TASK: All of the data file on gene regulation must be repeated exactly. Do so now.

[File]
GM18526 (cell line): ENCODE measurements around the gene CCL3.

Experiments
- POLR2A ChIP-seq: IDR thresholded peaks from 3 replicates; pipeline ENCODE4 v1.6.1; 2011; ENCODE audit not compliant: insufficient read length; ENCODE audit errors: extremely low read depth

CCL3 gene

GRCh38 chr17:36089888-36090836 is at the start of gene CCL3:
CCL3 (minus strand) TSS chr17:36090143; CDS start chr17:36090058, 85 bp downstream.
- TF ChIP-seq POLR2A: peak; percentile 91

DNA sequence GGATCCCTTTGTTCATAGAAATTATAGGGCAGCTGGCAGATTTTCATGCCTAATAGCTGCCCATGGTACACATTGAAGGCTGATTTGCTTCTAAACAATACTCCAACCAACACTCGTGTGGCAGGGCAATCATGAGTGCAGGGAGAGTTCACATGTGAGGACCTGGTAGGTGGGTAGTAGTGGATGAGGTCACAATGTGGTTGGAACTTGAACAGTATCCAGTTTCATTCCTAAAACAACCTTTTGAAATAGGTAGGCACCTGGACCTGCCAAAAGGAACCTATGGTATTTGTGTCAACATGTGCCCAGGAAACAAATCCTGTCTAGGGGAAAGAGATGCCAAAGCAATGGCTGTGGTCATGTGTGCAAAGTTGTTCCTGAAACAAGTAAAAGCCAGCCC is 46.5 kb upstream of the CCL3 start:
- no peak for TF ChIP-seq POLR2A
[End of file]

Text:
GM18526 (cell line): ENCODE measurements around the gene CCL3.

Experiments
- POLR2A ChIP-seq: IDR thresholded peaks from 3 replicates; pipeline ENCODE4 v1.6.1; 2011; ENCODE audit not compliant: insufficient read length; ENCODE audit errors: extremely low read depth

CCL3 gene

GRCh38 chr17:36089888-36090836 is at the start of gene CCL3:
CCL3 (minus strand) TSS chr17:36090143; CDS start chr17:36090058, 85 bp downstream.
- TF ChIP-seq POLR2A: peak; percentile 91

DNA sequence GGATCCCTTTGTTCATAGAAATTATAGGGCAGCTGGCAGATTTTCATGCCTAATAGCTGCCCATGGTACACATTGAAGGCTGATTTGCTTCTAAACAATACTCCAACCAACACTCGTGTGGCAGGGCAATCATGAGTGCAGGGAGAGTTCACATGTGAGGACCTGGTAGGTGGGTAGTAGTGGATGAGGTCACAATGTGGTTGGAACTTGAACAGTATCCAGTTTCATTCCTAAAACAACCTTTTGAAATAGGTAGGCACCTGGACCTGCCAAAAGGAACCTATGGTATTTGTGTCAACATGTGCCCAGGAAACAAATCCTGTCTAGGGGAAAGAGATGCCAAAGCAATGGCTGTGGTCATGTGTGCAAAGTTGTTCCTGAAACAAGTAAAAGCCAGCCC is 46.5 kb upstream of the CCL3 start:
- no peak for TF ChIP-seq POLR2A